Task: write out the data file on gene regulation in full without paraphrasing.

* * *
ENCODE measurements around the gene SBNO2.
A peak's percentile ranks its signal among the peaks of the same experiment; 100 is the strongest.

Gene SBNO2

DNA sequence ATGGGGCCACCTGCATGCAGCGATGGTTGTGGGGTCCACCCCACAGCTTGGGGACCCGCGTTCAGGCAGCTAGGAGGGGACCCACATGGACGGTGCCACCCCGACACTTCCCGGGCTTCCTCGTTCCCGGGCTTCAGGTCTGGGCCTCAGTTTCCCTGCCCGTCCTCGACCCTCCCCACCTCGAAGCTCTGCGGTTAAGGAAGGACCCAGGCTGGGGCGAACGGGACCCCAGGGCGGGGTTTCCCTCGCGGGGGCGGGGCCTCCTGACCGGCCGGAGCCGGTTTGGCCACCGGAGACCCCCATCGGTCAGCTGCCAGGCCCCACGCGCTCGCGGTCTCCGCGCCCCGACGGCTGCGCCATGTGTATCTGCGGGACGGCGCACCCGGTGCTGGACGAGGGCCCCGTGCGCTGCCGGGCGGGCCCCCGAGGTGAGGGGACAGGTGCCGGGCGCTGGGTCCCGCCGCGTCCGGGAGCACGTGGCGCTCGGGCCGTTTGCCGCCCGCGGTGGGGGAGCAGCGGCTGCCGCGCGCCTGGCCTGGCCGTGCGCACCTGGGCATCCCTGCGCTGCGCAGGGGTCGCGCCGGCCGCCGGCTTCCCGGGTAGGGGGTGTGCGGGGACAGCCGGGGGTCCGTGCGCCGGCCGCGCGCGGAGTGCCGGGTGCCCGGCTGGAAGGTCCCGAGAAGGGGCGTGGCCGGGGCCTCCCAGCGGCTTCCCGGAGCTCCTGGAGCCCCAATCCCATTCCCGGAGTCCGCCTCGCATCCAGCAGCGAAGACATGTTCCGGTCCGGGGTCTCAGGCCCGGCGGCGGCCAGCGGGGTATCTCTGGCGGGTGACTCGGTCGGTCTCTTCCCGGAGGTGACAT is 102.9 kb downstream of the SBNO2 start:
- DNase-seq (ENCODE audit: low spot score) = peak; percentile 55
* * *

ENCODE measurements around the gene SBNO2.
A peak's percentile ranks its signal among the peaks of the same experiment; 100 is the strongest.

Gene SBNO2

DNA sequence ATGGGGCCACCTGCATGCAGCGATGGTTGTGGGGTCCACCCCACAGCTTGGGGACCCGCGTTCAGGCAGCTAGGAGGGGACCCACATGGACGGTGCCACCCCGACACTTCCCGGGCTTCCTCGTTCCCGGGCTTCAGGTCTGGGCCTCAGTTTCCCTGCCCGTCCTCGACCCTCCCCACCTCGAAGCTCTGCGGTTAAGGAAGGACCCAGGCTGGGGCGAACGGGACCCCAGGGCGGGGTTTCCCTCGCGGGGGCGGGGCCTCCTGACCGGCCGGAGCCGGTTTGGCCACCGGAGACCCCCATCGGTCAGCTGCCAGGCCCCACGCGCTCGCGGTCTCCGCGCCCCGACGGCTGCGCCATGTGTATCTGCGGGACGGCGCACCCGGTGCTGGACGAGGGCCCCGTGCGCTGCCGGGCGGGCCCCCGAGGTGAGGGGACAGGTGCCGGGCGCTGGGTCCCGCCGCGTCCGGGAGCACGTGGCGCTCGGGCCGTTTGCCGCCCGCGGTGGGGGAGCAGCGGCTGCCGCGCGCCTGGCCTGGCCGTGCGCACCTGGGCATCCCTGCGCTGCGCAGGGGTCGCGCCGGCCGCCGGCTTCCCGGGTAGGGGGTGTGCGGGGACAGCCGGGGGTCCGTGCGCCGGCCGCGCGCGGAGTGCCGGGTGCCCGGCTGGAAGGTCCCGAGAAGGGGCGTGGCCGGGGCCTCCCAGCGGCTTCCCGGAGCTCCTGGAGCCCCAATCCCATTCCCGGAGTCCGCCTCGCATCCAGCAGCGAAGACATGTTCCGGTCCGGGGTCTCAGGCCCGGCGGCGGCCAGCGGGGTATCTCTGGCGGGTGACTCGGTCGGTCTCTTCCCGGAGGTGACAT is 102.9 kb downstream of the SBNO2 start:
- DNase-seq (ENCODE audit: low spot score) = peak; percentile 55